A patent that Merck has been pursuing in India since 2007 has been refused by the Indian Patent Office. The original claims to the patent lacked patentability criteria, and the company’s reasons for deciding to no longer the pursue the matter are vague.
The patent application for a potassium salt version of raltegravir was first applied for by Merck back in 2007. A number of oppositions were made, as the ‘inventive step’, one of key criteria required in obtaining a legitimate patent, was found to be lacking, and the claims being made by Merck were viewed as ‘obvious’.
Merck responded by making 13 revised claims, keeping the patent application alive up until last month. A further three patent oppositions (POs) were received by the patent office, including one submitted by our partner, the Delhi Network of Positive People (DNP+).
Merck failed to respond to the three additional POs within the three month period stipulated by Indian patent law, and the company’s attorney informed the examiner that the “applicant [Merck] is not keen on pursuing the present matter”.
“The company has not revealed why it made this decision, so we can only speculate,” says Loon Gangte, DNP+ co-founder and director, and ITPC’s regional coordinator for South Asia.
Precedent set: Unpatentable in Europe
Anand Grover, eminent Indian lawyer, shares his theories on what may have influenced Merck’s decision: “In 2017, the European patent for raltegravir was revoked. It was invalidated due to a lack of inventive step, and it was agreed that any person skilled in the art could derive at the formula for raltegravir, directly and unambiguously, using common general knowledge. This set a precedent, and indeed mirrors the claims opposing the patent in India. As a result, perhaps Merck thought that it wouldn’t be worth pursuing in India, a country with a strong track record in challenging unmerited monopolies” says Grover.
The patent oppositions submitted state that: the selection of potassium salt; the process of synthesising a salt; the salt formulation; salt screening and selection, all lack inventive step.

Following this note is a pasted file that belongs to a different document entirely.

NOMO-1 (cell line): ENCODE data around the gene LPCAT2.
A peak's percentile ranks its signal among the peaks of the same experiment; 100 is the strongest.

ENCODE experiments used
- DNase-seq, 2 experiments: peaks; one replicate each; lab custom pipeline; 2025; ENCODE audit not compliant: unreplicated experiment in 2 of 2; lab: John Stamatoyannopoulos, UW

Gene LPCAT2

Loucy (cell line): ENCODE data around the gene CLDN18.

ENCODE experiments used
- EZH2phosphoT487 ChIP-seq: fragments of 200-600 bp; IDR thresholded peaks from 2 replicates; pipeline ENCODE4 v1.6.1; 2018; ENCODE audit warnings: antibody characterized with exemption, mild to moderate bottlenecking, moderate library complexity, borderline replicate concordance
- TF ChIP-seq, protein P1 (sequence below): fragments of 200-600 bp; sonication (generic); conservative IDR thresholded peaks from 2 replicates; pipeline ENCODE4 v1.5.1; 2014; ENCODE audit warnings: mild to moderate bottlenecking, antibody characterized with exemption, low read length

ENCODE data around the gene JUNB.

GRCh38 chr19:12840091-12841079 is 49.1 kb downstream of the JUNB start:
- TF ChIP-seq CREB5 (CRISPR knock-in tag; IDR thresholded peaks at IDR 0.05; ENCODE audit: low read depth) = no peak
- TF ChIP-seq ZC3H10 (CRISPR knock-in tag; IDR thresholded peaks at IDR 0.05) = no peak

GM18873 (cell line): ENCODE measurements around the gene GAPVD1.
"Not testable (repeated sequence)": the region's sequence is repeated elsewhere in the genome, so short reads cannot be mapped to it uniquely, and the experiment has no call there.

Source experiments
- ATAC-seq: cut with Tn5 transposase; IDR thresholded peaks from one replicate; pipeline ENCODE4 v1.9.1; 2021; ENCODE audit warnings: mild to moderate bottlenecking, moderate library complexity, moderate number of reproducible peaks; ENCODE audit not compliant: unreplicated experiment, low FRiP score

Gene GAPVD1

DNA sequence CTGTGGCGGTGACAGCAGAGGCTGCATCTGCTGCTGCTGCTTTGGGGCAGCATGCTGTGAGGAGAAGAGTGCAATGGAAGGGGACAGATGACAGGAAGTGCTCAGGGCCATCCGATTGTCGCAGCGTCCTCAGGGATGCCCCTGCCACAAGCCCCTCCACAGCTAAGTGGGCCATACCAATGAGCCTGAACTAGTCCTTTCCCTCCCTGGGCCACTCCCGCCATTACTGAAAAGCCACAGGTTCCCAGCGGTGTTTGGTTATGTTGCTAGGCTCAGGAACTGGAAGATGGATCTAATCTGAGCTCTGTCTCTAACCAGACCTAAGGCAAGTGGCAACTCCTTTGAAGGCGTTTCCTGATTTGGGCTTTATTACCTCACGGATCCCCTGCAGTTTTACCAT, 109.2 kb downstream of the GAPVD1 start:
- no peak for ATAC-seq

This is backed up by multiple evidence. Research, cited by the opposing parties, goes back as far as 1977 and as recently as 2004.
Grover outlines another possible motivation for Merck to back down: “Merck has agreed a license for the pediatric version of the same drug with the Medicines Patent Pool (MPP). It’s possible that the company considered that it wouldn’t be wise from a marketing position to continue to pursue the patent, as continuing to lay claim could undermine the company’s ‘good PR’.”
A shrinking ‘market’?
Raltegravir has been commonplace as a third-line HIV treatment in India. Now, dolutegravir is replacing raltegravir in third-line regimens in India, so the ‘market share’ is shrinking compared with when Merck first submitted its potassium salt application. This in itself could also provide an insight to boardroom decisions. Having benefitted from the application for 13 years, while there was greater potential for profit, perhaps current financial projections no longer make it worthwhile to pursue from a shareholder perspective.
Refused and discarded
In conclusion to the claims, oppositions, and evidence provided to the patent office, along with Merck’s eventual lack of contention, the patent office concluded: “In view of the above said existing objection, the instant Patent Application does not meet the requirement of the Act hence cannot be allowed. Accordingly the instant Patent Application is refused.”